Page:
An examination of America’s post-9/11 approach toward homeland security, Islam, and Muslim Americans.
This book examines the impact of U.S. counterterrorism and homeland security policies on the nation’s security, the rights of U.S. citizens, and the lives of Muslim Americans. It also assesses public perceptions of Islam, including intolerance, discrimination, and anti-Muslim violence.
An underlying theme of the book is that securing the homeland and protecting civil rights are mutually reinforcing complements. Protecting the rights of Muslim Americans and other minority groups is central to safeguarding America’s democratic system. It is also crucial to fostering trust and cooperation between law enforcement and minority communities, who often play a critical role in countering violent extremism.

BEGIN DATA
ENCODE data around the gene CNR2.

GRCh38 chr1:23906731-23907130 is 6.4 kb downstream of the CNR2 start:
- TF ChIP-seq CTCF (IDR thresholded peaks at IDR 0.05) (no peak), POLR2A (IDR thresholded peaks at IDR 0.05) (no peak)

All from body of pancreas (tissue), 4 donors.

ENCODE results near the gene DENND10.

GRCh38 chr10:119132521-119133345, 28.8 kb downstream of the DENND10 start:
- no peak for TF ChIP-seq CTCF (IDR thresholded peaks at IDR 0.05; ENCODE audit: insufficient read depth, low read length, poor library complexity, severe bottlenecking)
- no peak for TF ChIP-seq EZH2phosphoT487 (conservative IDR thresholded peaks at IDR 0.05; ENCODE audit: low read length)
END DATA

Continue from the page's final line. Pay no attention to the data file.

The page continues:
Key elements of the book include:
- An analysis of domestic counterterrorism policies and their impact on Muslim Americans.
- An exploration of American perceptions of Islam and public attitudes toward Muslim Americans.
- An examination of trends in hate crimes and anti-Muslim violence before and after 9/11.
- An assessment of community-based approaches to security, especially their effectiveness in countering violent extremism, strengthening counterterrorism policing, and protecting vulnerable minorities.
Published by Praeger.
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